Many knitters are intimidated by Fair Isle or stranded knitting. They know the technique produces beautiful results, but until they understand the basics it seems like something beyond them.
Mary Jane Muckletone takes the mystery out of Fair Isle and provides knitters with lots of basic motifs to explore in 200 Fair Isle Motifs: A Knitter's Directory.
About the Book
- Pages: 208
- Format: paperback
- Number of patterns: 200 motifs
- Skill level: none given, but most are suited to beginner to intermediate Fair Isle knitters
- Illustrations: full-color photographs; black and white and color charts
- Knitting lessons: a 30 page "essential skills" section covers Fair Isle technique and other things you need to know to successfully plan and knit a project
- Publication date: November 2011
For knitters who have never done stranded knitting before, 200 Fair Isle Motifs provides a good introduction, covering everything from yarn selection and how to hold the yarn to knitting in the round, following charts, cutting steeks and more.
Knitters will learn how to weave in the strand that's being carried as they go, the best ways to increase and decrease, how to fix mistakes, choose colors and design a basic garment.
This all provides a good foundation for approaching the rest of the book, which is full of the pattern motifs you might choose for your project.
The one complaint I have about this book as a guide for completely new Fair Isle knitters is that it doesn't contain a sample project to give knitters a chance to practice working this technique without having to think about motif and color selection. It's not too difficult to pick a motif and knit a swatch or a little bag on your own, but with 200 possible pattern choices, it might be easy to be overwhelmed by all the choices and not know where to begin.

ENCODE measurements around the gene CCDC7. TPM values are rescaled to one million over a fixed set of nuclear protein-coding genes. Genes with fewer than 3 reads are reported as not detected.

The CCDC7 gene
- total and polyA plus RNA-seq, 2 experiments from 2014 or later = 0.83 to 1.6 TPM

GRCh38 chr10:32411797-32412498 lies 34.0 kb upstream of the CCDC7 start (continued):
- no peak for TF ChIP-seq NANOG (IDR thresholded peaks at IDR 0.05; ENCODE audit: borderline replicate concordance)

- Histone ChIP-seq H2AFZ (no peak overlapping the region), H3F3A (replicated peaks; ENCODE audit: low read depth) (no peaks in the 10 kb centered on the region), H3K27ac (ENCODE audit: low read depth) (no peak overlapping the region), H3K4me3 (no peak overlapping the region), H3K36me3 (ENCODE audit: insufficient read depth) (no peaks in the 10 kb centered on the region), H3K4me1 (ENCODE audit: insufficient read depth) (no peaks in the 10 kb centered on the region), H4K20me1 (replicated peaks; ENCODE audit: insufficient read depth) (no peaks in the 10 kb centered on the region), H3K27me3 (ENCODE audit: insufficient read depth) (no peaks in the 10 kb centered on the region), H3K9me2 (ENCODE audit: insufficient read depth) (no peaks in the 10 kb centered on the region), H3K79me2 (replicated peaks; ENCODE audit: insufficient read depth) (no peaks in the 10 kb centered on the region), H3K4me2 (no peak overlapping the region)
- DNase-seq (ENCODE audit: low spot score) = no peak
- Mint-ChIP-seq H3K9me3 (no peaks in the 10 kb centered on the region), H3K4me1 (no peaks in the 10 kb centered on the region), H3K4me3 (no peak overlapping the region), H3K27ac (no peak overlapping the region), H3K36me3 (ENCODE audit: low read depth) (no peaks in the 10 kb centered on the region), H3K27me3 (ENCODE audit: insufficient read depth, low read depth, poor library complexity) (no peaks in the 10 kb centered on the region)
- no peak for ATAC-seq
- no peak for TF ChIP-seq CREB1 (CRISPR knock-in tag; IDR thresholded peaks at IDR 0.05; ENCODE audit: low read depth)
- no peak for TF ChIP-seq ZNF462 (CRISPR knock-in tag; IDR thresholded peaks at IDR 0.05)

Most of the book is devoted to the 200 Fair Isle motifs mentioned in the title. The section begins with a "motif selector," which includes small pictures of each motif knit in a sample and directs you to the instruction page.
The patterns themselves are arranged by the size of the repeat, so if you know that you want something small or large you can flip to that section and easily find your options. The motif directory includes information on the size of the repeat, a black and white chart for a single repeat, color charts for the colorway shown in the knit swatch and a variation, and a black and white chart with several repeats of the pattern shown. There's also a larger version of the swatch picture.
All of this provides plenty of information and inspiration to knitters who might want to add one or several of these motifs to a project. Because several patterns are shown on most pages, it's also pretty easy to see how patterns might be combined to go in the same project or altered by choosing different colors.
There are a wide variety of motifs here, from simple blocks and way lines to the traditional snowflake and flower patterns. There are swirls, shamrocks, hearts, patterns that look like butterflies, zig zags and more.
It's easy to get inspired flipping through 200 Fair Isle Motifs. I found myself looking through it saying to myself things like, "Oh, that would be cute on a bucket bag," or "I'd like a sweater with that just above the ribbing."
Which is, of course, exactly the point. Mucklestone is trying to get us all hooked on Fair Isle knitting by providing a little something for everyone, from those who want tiny, subtle designs to add to a hat or mittens to those who want to design full-on, colorful Fair Isle-style sweaters. Both will be happy to explore these pages and knit up a little bit of what they find.